Can you recall a time in your life when you were used? Unfortunately for most of us, this usually occurs sometime early in life. Some of us might have been used for our intelligence, some for our athleticism, and others for our popularity. Can you remember the moment when you realized that you were being used? The split second when it finally dawned on you that you were being manipulated and exploited? This is an awful, confusing minute that is often characterized by swirling emotions. First you experience disbelief and incredulity. “There is no way that they could have done this to me!” Then the tears roll and are accompanied by a heavy wave of anguish and sadness. Shortly thereafter, anger and fury storm in until you finally settle on disgust and self-loathing. You wonder how you could have been so foolish and naïve to have fallen for this. Your self-esteem checks out and your confidence plummets into a cold, dark abyss.
Unfortunately, you are in good company, as it happens to the best of us. It usually happens to a kind, unsuspecting, good hearted person who chooses to believe the best in everyone. And, at times, it will happen to someone who deeply deserves it, perhaps somebody who has used others in the past. Nevertheless, being used is not healthy for the human psyche and does nothing for one’s confidence or self-esteem. Thus, it is important to be able to spot a user before you fall victim to their selfish ways.
Thankfully, there are several ways to spot a user. First, a user will only make contact with you when they are looking for something or when they need help. A user may be seeking financial help, emotional assistance, or for you to complete a task or errand for them. A user will never contact you to chat, socialize, or check in, as they are generally uninterested or concerned about you or your life. They may utilize flattery to get what they want and once they achieve it, the smooth talking will end. If you happen to reach out to them for a favor or similar assistance, you will likely be ignored or quickly disregarded.
Secondly, a user can be identified by the level of theatrics and commotion occurring in their lives. The constant chaos and drama are a result of them using other people and then discarding them without cause, regret, or guilt. A user views others as invaluable and abandons on a whim (or when they happen to find something better).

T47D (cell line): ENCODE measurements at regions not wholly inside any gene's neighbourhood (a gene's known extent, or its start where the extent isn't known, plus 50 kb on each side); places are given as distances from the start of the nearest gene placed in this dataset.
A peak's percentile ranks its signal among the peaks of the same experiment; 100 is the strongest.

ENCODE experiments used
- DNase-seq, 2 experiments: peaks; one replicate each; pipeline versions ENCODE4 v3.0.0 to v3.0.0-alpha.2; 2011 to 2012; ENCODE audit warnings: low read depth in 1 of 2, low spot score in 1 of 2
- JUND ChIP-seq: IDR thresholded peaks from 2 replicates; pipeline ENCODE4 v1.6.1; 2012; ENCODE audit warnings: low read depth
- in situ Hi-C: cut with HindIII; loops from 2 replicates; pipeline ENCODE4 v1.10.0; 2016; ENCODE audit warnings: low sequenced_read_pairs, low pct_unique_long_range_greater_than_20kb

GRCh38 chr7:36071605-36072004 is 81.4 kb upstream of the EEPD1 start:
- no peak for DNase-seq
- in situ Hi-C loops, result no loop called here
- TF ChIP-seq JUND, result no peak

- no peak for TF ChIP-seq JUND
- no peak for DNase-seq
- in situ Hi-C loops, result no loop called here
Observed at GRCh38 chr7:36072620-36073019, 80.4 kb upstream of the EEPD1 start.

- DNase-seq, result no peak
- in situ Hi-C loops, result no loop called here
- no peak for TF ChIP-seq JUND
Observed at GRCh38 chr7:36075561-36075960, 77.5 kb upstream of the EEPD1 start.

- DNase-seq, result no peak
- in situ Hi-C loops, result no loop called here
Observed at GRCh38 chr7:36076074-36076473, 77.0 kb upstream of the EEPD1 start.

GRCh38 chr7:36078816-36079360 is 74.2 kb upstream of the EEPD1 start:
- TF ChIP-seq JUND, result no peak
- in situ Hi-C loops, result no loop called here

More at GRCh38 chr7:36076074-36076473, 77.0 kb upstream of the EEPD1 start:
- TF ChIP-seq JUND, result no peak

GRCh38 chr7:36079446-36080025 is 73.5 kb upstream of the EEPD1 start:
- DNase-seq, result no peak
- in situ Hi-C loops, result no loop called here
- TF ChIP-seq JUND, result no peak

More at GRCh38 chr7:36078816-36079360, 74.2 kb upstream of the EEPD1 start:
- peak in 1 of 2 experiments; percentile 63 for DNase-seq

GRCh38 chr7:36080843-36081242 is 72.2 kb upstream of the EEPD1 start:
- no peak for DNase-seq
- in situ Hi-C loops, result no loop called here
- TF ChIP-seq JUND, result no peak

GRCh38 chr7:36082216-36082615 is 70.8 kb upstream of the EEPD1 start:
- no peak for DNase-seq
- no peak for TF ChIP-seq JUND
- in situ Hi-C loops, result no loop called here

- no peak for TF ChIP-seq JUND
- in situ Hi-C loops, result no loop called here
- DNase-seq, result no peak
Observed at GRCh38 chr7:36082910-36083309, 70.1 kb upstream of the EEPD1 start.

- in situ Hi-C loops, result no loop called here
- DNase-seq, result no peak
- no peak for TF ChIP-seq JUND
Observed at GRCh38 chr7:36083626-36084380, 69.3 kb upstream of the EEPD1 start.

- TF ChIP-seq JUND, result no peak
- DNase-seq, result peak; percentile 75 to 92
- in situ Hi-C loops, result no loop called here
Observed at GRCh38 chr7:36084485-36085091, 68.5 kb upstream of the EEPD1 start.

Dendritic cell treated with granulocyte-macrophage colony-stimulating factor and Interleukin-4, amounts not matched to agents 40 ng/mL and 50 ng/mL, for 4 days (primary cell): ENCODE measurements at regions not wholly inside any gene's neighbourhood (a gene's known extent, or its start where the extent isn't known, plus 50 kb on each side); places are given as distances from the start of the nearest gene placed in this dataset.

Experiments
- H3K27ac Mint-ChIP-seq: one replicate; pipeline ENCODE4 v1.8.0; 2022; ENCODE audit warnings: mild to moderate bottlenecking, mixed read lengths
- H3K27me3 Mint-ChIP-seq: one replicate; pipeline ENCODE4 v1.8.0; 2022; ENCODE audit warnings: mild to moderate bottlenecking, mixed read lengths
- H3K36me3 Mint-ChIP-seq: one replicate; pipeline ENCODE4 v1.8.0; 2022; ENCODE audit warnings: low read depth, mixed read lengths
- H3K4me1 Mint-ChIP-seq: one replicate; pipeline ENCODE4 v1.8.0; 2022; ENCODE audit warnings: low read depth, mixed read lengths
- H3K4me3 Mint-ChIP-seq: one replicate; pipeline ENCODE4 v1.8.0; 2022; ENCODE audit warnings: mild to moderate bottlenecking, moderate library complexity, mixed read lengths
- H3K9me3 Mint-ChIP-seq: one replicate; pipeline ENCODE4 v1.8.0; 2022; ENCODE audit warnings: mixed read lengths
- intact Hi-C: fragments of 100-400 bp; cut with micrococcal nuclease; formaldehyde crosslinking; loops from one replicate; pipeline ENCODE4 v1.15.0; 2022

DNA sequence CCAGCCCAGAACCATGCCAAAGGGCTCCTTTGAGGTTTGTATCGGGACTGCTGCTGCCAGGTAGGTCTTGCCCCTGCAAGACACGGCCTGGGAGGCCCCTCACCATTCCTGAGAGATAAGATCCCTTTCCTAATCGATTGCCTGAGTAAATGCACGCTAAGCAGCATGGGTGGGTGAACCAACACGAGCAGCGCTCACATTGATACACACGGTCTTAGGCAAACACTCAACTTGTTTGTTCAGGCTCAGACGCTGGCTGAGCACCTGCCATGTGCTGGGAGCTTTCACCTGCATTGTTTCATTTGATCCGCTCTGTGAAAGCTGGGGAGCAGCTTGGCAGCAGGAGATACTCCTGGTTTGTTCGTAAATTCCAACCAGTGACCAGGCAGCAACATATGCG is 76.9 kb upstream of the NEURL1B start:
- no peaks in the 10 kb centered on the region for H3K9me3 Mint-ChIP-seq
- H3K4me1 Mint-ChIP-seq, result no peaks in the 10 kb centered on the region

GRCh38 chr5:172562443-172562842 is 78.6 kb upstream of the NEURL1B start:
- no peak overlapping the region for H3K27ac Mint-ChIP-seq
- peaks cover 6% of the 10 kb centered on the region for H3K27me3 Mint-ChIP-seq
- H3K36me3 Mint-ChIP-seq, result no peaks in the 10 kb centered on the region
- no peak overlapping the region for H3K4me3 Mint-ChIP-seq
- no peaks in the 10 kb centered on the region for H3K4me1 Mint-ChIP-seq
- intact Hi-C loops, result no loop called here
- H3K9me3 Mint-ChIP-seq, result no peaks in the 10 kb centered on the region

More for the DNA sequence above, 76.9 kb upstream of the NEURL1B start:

A user can be recognized by focusing on their actions rather than their words. A user is inconsistent, sends mixed messages, and will make promises that they do not keep. They are absent when they say they will be present, they fail to repay you when they say they will, and they say they value you only to scorn you shortly thereafter. They say they will be there to support you during the hard times, except when those hard times come, they are nowhere to be found.
It is important to note that a user can be a friend, family member, co-worker, boss, neighbor, or romantic partner. Despite their relation to you, it is important to identify them and immediately remove them from your lives. It is critical to surround yourself with compassionate and caring people who are going to be there in both good times and bad. It is imperative that others value you and treat you with the respect that you deserve. Relationships should be honest, open, and equal in that they always go both ways.
So when you recall a time when you were used, don’t despair, the joke is actually on them. Paradoxically, it turns out that your user unknowingly gave you much more than they took. They gave you the opportunity to grow from a painful experience, in addition to providing you with the invaluable lesson of self-respect.
Tracy is a Licensed Professional Counselor and is a clinical supervisor for the Community YMCA, Counseling & Social Services branch. Tracy has over 12 years of experience working in many settings including partial care hospitalization and intensive outpatient programs, community agencies, group practice, and school-based programs. Tracy works with clients of all ages, but especially enjoys working with the adolescents. Tracy facilitates groups using art therapy, sand play and psychodrama.